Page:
Read a petition of the principal exporters and manufacturers of paper hangings, setting forth that they have received advice from Russia that one Butler, an Englishman, who had some time ago settled there had introduced the manufacture of paper hangings to the great prejudice of our trade, and had lately made application to the Russia Senate totally to prohibit the importation of foreign paper hangings there, and therefore praying such redress and directions therein as the Board shall think proper.
Messrs. Goadby, Herring and Kite attending in behalf of the
said petition were called in and they acquainted the Board that
the manufacture and exportation of paper hangings had within
these few years greatly increased chiefly to Russia, and that it
was become the more important, as the greater part of it was
now manufactured with English paper made in Kent and
Hampshire, and in order to prove the facts alledged in the petition
of the application made to the Russia Senate for a total prohibition, they laid before the Board the following letters, viz.:—
Copy of a letter from Mr. Henry Barkhuysen to Mr. Henry Herring, dated at St. Petersburg, the 18th of April, 1752, relating to the manufacture of paper hangings.
Copy of a letter from Mr. Henry Barkhuysen to Messrs. Virtue and Goadby, dated at St. Petersburg, the 18th of April, 1752, relating to the manufacture of paper hangings.
The gentlemen were then told that their lordships would take their petition into consideration as soon as other necessary business would permit and as they are at all times ready to do all that lyes within their power to promote and encourage the trade and manufactures of this country so they should in the present case consider of what might be proper and requisite to be done for obtaining redress in a matter which appeared to them to be of so great importance.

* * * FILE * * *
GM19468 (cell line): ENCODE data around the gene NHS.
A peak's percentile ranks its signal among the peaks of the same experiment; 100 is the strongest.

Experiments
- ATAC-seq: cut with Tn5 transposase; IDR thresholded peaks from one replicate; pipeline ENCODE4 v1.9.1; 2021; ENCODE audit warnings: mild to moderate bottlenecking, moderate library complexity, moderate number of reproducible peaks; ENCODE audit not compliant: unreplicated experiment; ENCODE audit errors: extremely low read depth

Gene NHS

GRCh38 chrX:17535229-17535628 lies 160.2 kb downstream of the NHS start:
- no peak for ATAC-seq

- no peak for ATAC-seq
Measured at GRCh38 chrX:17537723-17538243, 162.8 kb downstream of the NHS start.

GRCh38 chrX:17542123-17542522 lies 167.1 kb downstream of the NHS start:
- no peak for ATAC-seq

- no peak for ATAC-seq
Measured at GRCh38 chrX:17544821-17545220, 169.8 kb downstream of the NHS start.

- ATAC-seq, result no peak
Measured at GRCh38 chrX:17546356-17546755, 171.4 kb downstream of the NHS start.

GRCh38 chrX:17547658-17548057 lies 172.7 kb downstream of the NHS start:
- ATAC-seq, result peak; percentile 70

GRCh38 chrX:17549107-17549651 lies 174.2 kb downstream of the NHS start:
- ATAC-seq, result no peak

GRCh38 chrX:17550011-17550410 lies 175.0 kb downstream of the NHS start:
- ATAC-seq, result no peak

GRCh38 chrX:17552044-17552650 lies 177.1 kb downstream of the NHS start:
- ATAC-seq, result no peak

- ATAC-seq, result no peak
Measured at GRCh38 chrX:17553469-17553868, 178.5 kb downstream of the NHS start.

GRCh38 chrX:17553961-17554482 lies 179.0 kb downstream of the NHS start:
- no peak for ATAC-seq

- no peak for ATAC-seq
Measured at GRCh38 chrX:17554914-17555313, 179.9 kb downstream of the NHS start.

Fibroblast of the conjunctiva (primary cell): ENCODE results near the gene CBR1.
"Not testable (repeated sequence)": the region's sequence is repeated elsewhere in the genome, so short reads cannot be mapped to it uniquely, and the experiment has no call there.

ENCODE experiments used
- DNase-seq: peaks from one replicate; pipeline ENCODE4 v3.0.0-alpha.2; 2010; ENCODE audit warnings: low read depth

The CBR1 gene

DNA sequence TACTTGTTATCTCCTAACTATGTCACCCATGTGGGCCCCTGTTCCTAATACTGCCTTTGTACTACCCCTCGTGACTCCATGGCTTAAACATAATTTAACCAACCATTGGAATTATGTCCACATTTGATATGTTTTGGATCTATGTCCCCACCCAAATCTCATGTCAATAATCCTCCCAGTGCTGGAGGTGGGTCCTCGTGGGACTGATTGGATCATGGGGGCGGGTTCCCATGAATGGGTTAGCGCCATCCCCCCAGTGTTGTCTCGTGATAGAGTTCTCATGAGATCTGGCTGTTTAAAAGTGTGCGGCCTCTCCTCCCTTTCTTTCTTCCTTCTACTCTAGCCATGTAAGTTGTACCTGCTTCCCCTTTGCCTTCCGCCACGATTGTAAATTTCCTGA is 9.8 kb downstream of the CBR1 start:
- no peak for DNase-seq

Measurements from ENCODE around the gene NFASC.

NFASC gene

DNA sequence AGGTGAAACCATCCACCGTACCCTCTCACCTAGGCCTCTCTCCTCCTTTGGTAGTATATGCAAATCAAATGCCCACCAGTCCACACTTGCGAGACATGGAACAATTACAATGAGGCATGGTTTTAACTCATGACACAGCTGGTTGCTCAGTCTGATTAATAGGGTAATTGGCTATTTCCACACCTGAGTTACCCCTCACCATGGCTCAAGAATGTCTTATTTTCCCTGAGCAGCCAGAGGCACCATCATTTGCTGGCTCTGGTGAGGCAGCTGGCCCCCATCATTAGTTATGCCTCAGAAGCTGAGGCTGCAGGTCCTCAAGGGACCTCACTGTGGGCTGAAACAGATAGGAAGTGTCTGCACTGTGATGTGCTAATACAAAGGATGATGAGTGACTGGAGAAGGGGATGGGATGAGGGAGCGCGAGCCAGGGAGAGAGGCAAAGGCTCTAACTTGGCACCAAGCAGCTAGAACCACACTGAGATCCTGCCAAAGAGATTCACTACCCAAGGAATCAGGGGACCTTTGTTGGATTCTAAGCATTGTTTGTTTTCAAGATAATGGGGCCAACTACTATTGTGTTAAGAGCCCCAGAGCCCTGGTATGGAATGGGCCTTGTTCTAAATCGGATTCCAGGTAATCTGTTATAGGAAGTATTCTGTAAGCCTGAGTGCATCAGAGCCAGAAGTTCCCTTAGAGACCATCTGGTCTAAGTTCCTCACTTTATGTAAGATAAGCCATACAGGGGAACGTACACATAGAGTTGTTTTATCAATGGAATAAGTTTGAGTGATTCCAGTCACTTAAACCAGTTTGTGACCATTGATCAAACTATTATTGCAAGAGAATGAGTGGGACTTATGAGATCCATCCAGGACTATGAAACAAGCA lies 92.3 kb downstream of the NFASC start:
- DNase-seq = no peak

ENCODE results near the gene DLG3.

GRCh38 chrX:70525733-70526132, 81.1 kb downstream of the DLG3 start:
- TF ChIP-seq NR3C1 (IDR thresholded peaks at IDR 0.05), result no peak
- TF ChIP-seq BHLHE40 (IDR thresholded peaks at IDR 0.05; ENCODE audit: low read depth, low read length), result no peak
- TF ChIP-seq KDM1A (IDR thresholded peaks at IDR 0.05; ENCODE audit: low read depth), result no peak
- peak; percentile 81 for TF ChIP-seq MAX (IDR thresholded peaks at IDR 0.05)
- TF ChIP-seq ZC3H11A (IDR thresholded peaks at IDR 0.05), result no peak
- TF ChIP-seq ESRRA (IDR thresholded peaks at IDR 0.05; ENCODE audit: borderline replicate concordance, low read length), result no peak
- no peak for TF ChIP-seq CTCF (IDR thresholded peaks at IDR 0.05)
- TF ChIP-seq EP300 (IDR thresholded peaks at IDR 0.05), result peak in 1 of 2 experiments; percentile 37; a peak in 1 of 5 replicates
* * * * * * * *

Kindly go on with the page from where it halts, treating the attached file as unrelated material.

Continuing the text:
Ordered that the Secretary do write to Mr. Wood, Secretary to the Commissioners of the Customs to desire he would move that Board for an account of the quantities of paper hangings exported to foreign parts from Lady Day, 1742, to Lady Day, 1752, inclusive, distinguishing each year and to what places exported to be laid before the Board as soon as possible.
Their lordships took into further consideration a state of his Majesty's province of New Hampshire mentioned in the minutes of the 10th instant, and ordered the draught of a representation to their Excellencies, the Lords Justices, to be prepared proposing that a new Instruction should be sent to the Governor of that province relative to the right of the new towns to send representatives to the Assembly, and that a state of the case relative to the claims of Mason, Allen and others with respect to the property of the lands should be prepared and transmitted to the Attorney and Solicitor General for their opinion thereupon.
Mr. Hammersley, agent for Mr. Braithwaite of the Island of
Barbados with his counsel Mr. Aston, against an Act passed in
that Island in 1713 relating to the Three Spring Rivulet in the